Some of the lack of familiarity commentators show with athletes in the race may be due to the exigencies of a producer's whims and some to the confusion that can happen in a tight pack race, but there's also an element of lack of interest in who people are and, as a result, in what they're doing. Whatever the announcer's actual feelings, conveying a lack of interest in what's happening is also a common problem that decreases a broadcast's value. If the announcer doesn't care about the race why should the audience? Case in point, the European Championships marathons. I'll post a video if I can find the clip, but as the race progressed the lead announcer, whose name escapes me, started going off about Michael Caine. "If you've been watching these Championships then you'll know that I'm something of a film buff," he chortled away. This lack of interest in what was happening sent the message to the audience that it probably wasn't worth paying attention to.

His assumption that he himself was more interesting than the action in the race was another common problem, but to rephrase something I said earlier, commentators are valuable to the extent that they enhance the value of the broadcast. There are very few people in the sport in a position to do that just because of who they are. Most commentators don't fall into that category, whatever they think of themselves and however long they've been at it, and if they're not actively engaged with the race chances are that whatever else they're talking about is not going to increase audience engagement.

Japanese announcers aren't perfect, but to a greater extent than anyone else they have these issues sorted. Don't believe me? Simple, learn Japanese and see for yourself. The Rawson/Trautwig commentary at Boston actually made the news in Japan simply because it would be completely unthinkable here. Japanese announcers understand the role of their jobs in increasing the value of the broadcast, and the results of their engagement in and respect for what they do speak for themselves. Let's see more of that kind of professionalism in marathon broadcasting everywhere else. Do your homework. Be interested in the race. Don't talk it down. Only good can come of it.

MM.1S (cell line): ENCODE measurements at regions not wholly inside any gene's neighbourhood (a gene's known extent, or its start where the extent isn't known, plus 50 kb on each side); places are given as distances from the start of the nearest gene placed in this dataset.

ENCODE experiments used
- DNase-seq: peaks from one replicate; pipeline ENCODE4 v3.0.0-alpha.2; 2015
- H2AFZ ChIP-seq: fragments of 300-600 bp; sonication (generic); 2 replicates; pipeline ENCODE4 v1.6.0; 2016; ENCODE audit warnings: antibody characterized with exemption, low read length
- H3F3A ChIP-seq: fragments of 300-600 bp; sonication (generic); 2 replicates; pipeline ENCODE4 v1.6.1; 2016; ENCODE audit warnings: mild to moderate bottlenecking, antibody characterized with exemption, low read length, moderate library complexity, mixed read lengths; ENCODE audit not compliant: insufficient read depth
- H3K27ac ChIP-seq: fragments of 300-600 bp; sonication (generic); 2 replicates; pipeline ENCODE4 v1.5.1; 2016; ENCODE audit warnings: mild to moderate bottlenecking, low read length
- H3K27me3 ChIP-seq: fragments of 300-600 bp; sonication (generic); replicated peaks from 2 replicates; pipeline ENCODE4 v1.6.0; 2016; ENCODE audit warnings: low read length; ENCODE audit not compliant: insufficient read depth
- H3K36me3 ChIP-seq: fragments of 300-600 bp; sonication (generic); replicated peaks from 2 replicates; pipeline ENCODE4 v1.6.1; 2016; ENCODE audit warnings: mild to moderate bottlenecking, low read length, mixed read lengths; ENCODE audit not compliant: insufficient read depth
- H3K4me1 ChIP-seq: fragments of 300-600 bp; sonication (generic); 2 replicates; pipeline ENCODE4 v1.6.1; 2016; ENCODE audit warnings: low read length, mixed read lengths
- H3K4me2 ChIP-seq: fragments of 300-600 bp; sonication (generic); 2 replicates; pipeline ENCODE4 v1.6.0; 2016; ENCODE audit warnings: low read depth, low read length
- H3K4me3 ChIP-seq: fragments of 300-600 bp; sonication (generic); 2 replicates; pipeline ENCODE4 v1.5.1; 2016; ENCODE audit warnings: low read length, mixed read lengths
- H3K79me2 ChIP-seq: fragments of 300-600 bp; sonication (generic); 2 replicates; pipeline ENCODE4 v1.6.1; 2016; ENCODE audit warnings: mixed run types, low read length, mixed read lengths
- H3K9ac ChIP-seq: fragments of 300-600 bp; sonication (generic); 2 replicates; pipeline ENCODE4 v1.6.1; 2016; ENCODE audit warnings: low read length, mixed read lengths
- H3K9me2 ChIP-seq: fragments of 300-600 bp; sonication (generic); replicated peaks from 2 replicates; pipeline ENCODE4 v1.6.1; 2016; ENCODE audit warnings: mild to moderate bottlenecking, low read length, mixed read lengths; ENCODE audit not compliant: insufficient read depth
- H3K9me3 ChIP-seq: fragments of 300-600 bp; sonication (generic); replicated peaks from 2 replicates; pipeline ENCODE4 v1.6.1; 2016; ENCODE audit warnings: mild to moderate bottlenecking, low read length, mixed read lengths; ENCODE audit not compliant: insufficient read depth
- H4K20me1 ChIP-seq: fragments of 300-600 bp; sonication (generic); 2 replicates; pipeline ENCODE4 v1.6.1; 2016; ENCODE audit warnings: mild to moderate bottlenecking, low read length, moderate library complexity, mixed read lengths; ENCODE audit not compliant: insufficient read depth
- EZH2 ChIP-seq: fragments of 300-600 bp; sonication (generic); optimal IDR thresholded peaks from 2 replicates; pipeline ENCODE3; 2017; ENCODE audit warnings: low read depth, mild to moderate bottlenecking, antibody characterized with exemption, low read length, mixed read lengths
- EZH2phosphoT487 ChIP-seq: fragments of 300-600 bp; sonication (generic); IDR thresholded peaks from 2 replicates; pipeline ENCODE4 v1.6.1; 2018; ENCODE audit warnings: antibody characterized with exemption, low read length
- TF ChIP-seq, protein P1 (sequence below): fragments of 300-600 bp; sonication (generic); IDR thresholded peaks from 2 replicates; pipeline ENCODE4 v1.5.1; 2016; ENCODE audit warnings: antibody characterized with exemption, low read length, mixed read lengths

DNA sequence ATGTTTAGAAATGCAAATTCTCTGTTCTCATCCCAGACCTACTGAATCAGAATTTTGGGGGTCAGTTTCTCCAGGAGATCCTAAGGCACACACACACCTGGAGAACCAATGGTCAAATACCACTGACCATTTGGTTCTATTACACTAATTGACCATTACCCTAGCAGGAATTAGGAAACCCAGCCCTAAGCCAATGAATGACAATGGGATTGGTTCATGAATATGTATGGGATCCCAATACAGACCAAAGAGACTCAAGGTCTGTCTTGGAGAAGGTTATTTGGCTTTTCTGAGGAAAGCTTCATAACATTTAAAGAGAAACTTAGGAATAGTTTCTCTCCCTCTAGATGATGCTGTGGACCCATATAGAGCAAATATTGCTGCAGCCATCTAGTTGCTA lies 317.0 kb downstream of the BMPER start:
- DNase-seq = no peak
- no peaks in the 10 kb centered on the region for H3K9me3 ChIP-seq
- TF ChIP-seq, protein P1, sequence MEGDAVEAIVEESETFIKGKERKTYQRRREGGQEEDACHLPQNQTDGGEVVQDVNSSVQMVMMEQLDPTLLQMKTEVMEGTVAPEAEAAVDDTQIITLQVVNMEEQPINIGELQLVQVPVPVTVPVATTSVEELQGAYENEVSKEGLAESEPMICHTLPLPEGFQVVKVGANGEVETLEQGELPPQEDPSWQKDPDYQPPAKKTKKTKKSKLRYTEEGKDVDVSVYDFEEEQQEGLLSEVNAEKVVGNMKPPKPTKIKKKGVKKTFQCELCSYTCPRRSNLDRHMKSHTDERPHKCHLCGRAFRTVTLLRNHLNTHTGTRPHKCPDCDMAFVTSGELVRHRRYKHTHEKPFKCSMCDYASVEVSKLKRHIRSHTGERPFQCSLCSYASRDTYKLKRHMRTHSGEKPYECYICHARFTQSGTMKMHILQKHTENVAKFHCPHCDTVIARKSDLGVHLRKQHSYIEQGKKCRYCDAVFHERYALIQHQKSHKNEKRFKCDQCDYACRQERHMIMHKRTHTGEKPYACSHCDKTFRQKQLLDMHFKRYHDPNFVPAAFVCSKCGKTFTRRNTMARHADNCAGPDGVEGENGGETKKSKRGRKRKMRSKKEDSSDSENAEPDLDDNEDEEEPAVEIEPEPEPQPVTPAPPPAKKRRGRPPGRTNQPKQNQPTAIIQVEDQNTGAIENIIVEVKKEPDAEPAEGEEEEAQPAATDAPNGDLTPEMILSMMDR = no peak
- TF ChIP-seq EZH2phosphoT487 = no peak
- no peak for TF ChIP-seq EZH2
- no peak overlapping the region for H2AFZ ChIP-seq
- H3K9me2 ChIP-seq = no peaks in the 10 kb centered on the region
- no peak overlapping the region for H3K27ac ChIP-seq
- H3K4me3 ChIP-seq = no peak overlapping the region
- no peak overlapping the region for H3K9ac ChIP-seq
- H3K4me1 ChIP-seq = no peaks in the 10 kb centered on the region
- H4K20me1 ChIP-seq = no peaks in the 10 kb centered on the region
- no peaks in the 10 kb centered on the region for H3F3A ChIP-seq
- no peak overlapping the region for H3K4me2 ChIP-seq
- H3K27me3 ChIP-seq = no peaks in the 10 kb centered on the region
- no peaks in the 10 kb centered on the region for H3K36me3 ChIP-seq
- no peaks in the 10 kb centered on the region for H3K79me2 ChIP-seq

© 2018 Brett Larner, all rights reserved

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Comments

Andrew Armiger said…
Nailed it. I find US marathon broadcasts unwatchable, as a rule, due to the networks' typical choice of commentators and the typically lax approach of those commentators. If I watch, I usually mute.

Another plus for watchers of Japanese marathon broadcasts, such as I with little working knowledge of Japanese, is the quality of production with on-screen graphics for time, pace/speed, comparative km and 5km splits, athlete PRs, etc. All the info is there for my eyes, which can digest the data better than my ears can.
Metts said…
I agree completely. I live and work in South Korea, and even here the difference between the US and Korea is night and day for marathon TV coverage.My only complaint is the TV commercial breaks. I also watch most Japanese marathons and ekidens on Japanese TV and the coverage is world class, no one, in my opinion comes close.
Metts said…
I haven't talked about this but how the Boston marathon commentators handled Yuki at the beginning of the race was a travesty. A very clear example of how they didn't do their homework or how they didn't research all of the elite field. They just focused on the returning champion and the guy from Nike who I don't want to mention. Very poor reporting. He's runs New York, he runs everywhere, yet they acted like he was a showboat. Clearly not doing their homework and being very simplistic and lazy in the reporting.
Anonymous said…
I agree with the other comments, and like the other person mentioned I enjoy watching Japanese marathons even though I don't speak Japanese (though my son does). But I think I should point out that Bill Rodgers gets this. He was clearly well ahead of any of the announers, noting he specifically worked hard to bring Yuki to Boston. Bill understands the type of runner Yuki is and what the Boston course demands of a runner -- I think all those thousands of miles Bill ran when there was no prize money can clarify one's thinking.

Eric, Seattle
Sarah said…
100% agree. The major US networks are shooting themselves in the foot by hiring announcers who don't know and appreciate the sport.